At this stage, if your discipline requires this, introduce concepts, identifying which ideas follow on from this, can they be combined or do they require their own space? How will you build connections between your ideas or those of others?
For each section think about why you want to include the bullet points. How do they help you answer the question? Why do you think so, do you have the evidence to support the argument?
You will have read a lot for your piece of writing and will not be able to include it all. Be ruthless when considering whether something is relevant enough to be included.
Academic writing varies enormously between disciplines. If your subject requires you to build a clear and understandable argument, have a look at this checklist for one way of structuring your essay.
It is essential that you correctly credit the work and ideas of others that you use in your writing. Make sure that you have all these details before your start writing as it can add a lot of time on at the end, time that you may not have at that stage int the process. To learn more about this, read our section on Referencing and Avoiding Plagiarism.
This guide gives you tips and hints to help you cut down the length of document by removing extraneous words, replacing vague phrases with specific words, removing excess detail, turning negatives into affirmatives, and combining sentences.
Writing is the process of communicating all that you have read and thought about relating to a specific question. As you read books and journal articles you will begin to spot what makes a strong and clear writing style. Try to emulate the way that these authors structure their work. If you struggle to understand academic texts, ask yourself if it is the language that is confusing or is the argument poorly structured. Being a reflective reader will improve your own writing style.
There will be conventions for writing in your own subject. Your Director of Studies and supervisors will be able to advise you on these. If you make friends in college in the year above you, you could ask to look at one of their essays from last year to show you what writing looks like in your discipline. However, most written work will contain the following features and these key sections should contain specific information:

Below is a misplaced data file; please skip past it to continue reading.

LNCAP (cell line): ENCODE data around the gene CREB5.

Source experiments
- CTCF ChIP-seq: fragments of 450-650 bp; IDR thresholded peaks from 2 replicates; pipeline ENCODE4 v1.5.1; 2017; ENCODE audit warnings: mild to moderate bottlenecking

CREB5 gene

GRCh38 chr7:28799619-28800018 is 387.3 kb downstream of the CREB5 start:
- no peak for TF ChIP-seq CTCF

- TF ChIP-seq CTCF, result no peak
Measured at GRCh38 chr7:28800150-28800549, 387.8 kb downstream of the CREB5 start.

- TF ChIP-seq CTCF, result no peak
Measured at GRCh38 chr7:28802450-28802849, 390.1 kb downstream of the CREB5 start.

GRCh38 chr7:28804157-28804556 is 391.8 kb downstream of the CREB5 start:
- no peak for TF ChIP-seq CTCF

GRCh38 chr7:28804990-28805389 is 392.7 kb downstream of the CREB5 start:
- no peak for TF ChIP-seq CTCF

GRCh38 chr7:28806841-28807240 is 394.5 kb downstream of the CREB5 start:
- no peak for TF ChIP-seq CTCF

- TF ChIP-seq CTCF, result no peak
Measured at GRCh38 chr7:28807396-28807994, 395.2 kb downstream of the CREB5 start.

This should outline the shape of your answer. It should explicitly address the question and tell the reader what to expect, in what order. You may wish to draw out your key argument and the topics that you will use to support it.
This is an opportunity to summarise the topic you are writing about. If relevant, you should define terminology, theories, and details pertaining to key figures. It is also a place to introduce other research which directly relates to the overall question. Some background information will demonstrate your understanding of the topic and ensure that your reader understands the context in which your wider argument sits.
Be specific about the themes and ideas that you will include, though you don't want to repeat yourself too much later in the essay. It is a good place to introduce the examples that you have selected to answer the question. The rest of the essay, can explain why you have chosen them.
At the end of the introduction, you could use that one-sentence summary of your argument that you came up with in planning. If you still aren't sure you can do this, you may need to revisit the planning stage again.